Remembering Frank Gordon Edmonson (August 5, 1953 – November 28, 2002) was born in Denver, Colorado to Fan and Bill Edmonson. He grew up in Lakewood and Arvada and graduated from Arvada High School in 1971. He soon moved to Gold Hill, Colorado, where he was a founding member of the J. B. Stetson Sweat Band, playing guitar and fiddle. When the band broke up in 1975, he moved to Denver and became a guitar repairman at the Denver Folklore Center. Through Frank’s work at the Folklore Center, he became friends with the members of the bluegrass group Hot Rize. In 1981 he was hired as the group’s “roadie.” Soon after, he added bus driving duties, and began learning sound reinforcement from a master, Hot Rize guitarist Charles Sawtelle. By summer of that year, he had become the group’s full-time sound engineer, maintaining band equipment and mastering many different sound boards all over the U.S. and in foreign countries from Europe to Japan and Australia. He also took the job of road manager, handling many critical details of Hot Rize’s busy touring schedule. At about this time, the group made Frank a full member in terms of both band decision-making and pay.
Following Hot Rize’s disbanding in 1990, Frank worked for a variety of artists including Lyle Lovett before becoming road manager and monitor engineer for multiple Grammy-winning Alison Krauss and Union Station. This close association lasted from 1994 to the end of his life. In off-time from Krauss, he toured with world-renowned dobro player Jerry Douglas and with Dan Tyminski, still doing occasional Hot Rize reunion dates. In 2002 he provided critical sound and organizational support to the two history-making “Down the Mountain” tours, involving many artists.
Although Frank never attended college, he became one of the leading sound engineers in the traditional acoustic music circuit. He was especially valued for his depth of knowledge and understanding in a field where true experts are relatively few. He learned his skills through hands-on experience and mentoring, fueled by his dedication to excellence. Although at first he had wanted to be a performing artist, he channeled his skills to enable many musicians to reach their audiences effectively, through his sound engineering and road managing. Throughout his career, Frank was appreciated for his straightforward, friendly manner and his clear desire to help everyone and everything he could. He was well-loved and highly respected far and wide by those with whom he worked.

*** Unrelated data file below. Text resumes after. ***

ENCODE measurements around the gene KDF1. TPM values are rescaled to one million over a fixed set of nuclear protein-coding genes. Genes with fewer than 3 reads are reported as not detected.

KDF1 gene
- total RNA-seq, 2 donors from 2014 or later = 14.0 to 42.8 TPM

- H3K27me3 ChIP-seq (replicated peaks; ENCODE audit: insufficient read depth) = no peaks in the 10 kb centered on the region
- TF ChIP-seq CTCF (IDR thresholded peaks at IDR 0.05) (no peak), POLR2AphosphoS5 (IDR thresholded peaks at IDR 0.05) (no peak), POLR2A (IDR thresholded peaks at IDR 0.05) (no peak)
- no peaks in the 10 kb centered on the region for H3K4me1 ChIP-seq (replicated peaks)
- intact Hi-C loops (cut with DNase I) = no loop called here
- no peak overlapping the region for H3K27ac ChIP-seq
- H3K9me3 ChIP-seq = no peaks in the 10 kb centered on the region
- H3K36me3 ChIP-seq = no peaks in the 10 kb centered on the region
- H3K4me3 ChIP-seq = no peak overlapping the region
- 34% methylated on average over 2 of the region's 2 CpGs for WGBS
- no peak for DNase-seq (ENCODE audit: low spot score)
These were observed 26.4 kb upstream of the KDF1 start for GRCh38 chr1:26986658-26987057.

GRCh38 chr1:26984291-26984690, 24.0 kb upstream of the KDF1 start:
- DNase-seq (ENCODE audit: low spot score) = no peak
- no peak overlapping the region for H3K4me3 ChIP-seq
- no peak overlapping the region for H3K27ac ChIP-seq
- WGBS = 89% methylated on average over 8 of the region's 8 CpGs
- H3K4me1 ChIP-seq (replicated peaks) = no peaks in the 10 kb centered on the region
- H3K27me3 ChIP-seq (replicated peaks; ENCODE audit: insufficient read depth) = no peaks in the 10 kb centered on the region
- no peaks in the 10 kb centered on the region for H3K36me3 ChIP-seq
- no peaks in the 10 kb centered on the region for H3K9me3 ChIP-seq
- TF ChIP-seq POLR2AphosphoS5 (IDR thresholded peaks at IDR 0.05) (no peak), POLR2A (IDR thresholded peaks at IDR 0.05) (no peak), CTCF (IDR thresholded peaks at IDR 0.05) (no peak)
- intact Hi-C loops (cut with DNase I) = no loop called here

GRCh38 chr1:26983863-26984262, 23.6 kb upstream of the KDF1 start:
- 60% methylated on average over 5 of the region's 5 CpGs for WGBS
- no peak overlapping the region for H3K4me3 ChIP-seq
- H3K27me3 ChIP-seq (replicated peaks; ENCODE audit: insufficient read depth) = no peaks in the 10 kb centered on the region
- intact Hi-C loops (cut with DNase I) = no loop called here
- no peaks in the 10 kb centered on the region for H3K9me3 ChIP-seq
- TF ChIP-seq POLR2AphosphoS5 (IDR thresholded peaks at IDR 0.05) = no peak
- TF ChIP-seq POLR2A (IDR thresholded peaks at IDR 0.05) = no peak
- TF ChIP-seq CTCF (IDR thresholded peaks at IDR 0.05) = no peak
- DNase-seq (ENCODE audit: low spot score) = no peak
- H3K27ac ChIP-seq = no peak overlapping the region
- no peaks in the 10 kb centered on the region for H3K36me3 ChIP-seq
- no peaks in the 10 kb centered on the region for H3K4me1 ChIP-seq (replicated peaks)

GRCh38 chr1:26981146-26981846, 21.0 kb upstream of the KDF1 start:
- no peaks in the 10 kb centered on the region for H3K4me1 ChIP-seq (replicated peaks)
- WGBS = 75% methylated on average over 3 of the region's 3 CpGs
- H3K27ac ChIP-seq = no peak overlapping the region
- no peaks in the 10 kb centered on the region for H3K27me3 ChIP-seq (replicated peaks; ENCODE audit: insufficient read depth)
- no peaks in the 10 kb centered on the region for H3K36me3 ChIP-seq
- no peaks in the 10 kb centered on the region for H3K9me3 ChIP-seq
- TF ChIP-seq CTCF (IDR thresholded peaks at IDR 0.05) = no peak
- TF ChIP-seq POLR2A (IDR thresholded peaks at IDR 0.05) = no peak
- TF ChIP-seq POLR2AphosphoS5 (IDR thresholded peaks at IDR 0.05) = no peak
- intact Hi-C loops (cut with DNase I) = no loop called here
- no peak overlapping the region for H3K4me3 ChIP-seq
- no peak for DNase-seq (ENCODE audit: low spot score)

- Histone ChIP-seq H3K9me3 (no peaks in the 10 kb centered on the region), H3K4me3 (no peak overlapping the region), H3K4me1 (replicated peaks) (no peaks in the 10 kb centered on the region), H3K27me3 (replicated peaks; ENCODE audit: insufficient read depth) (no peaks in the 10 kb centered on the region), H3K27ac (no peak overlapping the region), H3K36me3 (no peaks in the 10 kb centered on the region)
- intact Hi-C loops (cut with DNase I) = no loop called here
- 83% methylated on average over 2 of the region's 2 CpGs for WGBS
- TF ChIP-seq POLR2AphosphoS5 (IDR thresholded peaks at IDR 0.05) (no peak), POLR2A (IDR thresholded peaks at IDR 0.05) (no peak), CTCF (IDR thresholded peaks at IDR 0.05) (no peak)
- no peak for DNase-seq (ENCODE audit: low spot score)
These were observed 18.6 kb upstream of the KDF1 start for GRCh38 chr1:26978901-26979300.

Frank Edmonson’s story is an inspiration to all who strive to achieve a meaningful life. It is particularly appropriate to the students at MSU Denver, many of whom are struggling to establish themselves and to transform their futures. Like Frank, many MSU Denver students find ways to have significant involvement and impact on other’s lives, that they may never have imagined before attending MSU Denver. The Edmonson Scholarship is particularly appropriate for MSU Denver because of its Modified Open Door status, providing educational opportunities to all high school graduates, regardless of their previous levels of achievement, and MSU Denver’s sister institution status with UCD, at which course work in sound engineering is offered.